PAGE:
“Lock in” by John Scalzi (Tor, 2014)

Lock In

John Scalzi’s latest book, Lock in, is one of those works of science fiction that just seems like a cool story at first, but then as the reader thinks more on it, realizes there’s a lot more going on that says something about our world today and where it’s possibly headed.

It is the near future and a highly contagious virus has swept across the globe. For most of the world population, it is nothing worse than a heavy case of the flu, but for the unlucky one percent, it causes a condition known as “lock in” or “Haden’s syndrome” where victims are fully awake and aware but their bodies are completely paralyzed. But there are “threeps,” mechanical human-looking bodies that these victim’s consciousnesses can be downloaded into and used. Then there are “integrators,” special people who after suffering from the virus who have the ability to have someone’s consciousness downloaded into their minds and have their bodies taken over for a limited time.

The story focuses on rookie FBI agent Chris Shane on his first case with tough partner Leslie Vann, investigating a Haden-related murder at the Watergate Hotel. The victim is also an Integrator which complicates things greatly. In a world where everyone has an opinion about Haden victims and they are about to lose some significant government funding, Shane finds himself involved in a seminal case that will have a great influence on how Haden victims will be seen and viewed by everyone.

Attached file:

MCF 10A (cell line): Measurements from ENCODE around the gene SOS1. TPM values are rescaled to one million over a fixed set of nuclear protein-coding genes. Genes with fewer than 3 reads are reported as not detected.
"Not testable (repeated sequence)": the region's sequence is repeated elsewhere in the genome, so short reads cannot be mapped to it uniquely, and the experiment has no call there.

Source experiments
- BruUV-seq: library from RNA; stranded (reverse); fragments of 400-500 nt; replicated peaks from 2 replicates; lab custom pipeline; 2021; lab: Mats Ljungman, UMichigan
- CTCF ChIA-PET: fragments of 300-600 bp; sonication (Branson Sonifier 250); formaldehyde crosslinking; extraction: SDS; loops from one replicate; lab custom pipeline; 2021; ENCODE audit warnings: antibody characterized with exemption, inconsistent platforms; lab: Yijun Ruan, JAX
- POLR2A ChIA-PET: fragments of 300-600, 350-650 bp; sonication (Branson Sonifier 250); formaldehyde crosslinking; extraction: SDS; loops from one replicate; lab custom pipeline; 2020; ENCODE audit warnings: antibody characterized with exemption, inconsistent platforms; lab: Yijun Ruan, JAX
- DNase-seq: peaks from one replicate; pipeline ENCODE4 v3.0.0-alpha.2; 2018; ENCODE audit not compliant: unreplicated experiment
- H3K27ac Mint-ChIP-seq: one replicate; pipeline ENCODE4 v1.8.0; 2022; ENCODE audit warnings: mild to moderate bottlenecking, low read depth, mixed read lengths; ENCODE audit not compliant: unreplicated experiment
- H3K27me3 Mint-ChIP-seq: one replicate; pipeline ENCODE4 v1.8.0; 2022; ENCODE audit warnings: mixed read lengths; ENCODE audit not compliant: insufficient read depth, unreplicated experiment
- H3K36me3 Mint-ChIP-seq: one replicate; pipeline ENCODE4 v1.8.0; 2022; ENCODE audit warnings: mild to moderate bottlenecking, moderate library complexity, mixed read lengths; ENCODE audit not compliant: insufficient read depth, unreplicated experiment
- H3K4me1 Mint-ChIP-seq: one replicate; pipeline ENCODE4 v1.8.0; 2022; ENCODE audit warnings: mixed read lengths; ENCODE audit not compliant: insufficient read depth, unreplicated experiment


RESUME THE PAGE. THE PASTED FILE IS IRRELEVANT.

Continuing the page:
Lock in is just good science fiction, with a diverse cast of men and women who feel real, living in a very real world. It forces the reader to question their thoughts and feelings on anyone with a disability. Scalzi poses perhaps the most important thought in the book when there are those looking to “cure” Haden’s syndrome, while Haden victims just want to be accepted into society as fellow people. Science fiction is supposed to make you think and question the status quo and Lock in does this very well.

Originally written on September 19, 2014 ©Alex C. Telander.

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